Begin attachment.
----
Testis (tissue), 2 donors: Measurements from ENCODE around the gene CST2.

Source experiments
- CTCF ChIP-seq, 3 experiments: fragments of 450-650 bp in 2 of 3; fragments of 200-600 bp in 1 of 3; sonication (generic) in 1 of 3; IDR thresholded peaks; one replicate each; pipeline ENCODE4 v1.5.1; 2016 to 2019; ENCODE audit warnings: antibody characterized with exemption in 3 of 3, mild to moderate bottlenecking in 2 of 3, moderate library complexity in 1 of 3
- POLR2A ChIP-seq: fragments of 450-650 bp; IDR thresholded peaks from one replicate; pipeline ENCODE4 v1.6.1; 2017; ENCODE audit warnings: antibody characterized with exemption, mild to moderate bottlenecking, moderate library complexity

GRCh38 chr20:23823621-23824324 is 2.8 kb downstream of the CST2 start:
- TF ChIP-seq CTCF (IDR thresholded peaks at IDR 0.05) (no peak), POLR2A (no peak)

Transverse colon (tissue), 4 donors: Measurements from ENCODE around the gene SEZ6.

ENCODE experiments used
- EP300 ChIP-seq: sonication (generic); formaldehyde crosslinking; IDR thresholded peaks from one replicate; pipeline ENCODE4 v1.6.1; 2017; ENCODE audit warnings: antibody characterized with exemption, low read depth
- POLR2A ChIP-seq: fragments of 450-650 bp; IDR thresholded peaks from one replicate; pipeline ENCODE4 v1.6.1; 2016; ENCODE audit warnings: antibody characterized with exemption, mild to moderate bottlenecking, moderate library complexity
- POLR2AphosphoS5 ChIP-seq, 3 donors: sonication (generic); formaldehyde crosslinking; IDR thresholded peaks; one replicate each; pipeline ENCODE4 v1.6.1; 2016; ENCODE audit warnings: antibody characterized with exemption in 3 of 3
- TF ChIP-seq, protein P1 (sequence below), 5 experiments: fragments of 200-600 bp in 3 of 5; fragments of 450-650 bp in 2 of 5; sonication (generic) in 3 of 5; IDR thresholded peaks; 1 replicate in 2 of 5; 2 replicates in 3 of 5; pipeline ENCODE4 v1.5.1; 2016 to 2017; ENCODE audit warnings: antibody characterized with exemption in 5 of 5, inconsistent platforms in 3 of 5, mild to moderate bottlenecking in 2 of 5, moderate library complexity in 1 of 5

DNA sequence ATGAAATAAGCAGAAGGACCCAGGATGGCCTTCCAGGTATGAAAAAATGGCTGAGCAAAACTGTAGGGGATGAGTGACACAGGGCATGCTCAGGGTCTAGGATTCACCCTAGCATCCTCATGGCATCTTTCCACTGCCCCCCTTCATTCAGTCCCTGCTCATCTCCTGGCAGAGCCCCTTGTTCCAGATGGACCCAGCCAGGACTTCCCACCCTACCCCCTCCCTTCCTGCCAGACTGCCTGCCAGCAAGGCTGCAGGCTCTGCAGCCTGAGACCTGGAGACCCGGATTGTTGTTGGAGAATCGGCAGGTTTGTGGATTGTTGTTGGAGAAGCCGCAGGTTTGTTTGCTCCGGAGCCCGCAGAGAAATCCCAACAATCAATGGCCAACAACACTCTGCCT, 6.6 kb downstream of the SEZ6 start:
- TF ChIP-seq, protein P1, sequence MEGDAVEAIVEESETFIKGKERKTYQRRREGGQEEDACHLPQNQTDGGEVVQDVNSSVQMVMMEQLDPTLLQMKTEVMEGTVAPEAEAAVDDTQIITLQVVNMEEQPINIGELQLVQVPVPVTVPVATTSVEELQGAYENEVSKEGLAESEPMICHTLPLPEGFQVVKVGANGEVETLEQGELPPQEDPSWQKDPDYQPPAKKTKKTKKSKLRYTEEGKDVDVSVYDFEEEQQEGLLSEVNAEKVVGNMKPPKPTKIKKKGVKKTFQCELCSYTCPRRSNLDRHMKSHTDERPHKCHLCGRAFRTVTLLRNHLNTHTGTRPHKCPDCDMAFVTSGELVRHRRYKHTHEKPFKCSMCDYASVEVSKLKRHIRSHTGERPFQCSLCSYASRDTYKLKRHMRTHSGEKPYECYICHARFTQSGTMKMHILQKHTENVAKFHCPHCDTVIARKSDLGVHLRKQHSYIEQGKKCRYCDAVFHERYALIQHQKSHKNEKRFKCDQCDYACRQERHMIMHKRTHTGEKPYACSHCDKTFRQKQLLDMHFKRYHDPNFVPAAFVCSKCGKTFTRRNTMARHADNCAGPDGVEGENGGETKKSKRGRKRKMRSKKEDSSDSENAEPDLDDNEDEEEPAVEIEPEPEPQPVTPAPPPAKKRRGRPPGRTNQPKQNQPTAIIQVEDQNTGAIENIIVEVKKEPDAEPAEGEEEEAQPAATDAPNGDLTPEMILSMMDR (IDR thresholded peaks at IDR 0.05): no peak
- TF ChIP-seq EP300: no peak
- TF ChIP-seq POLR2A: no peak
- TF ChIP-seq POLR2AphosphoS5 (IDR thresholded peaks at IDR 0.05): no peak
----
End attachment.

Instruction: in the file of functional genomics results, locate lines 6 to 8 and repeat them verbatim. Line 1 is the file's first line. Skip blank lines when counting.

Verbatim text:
- TF ChIP-seq CTCF (IDR thresholded peaks at IDR 0.05) (no peak), POLR2A (no peak)

Transverse colon (tissue), 4 donors: Measurements from ENCODE around the gene SEZ6.

ENCODE experiments used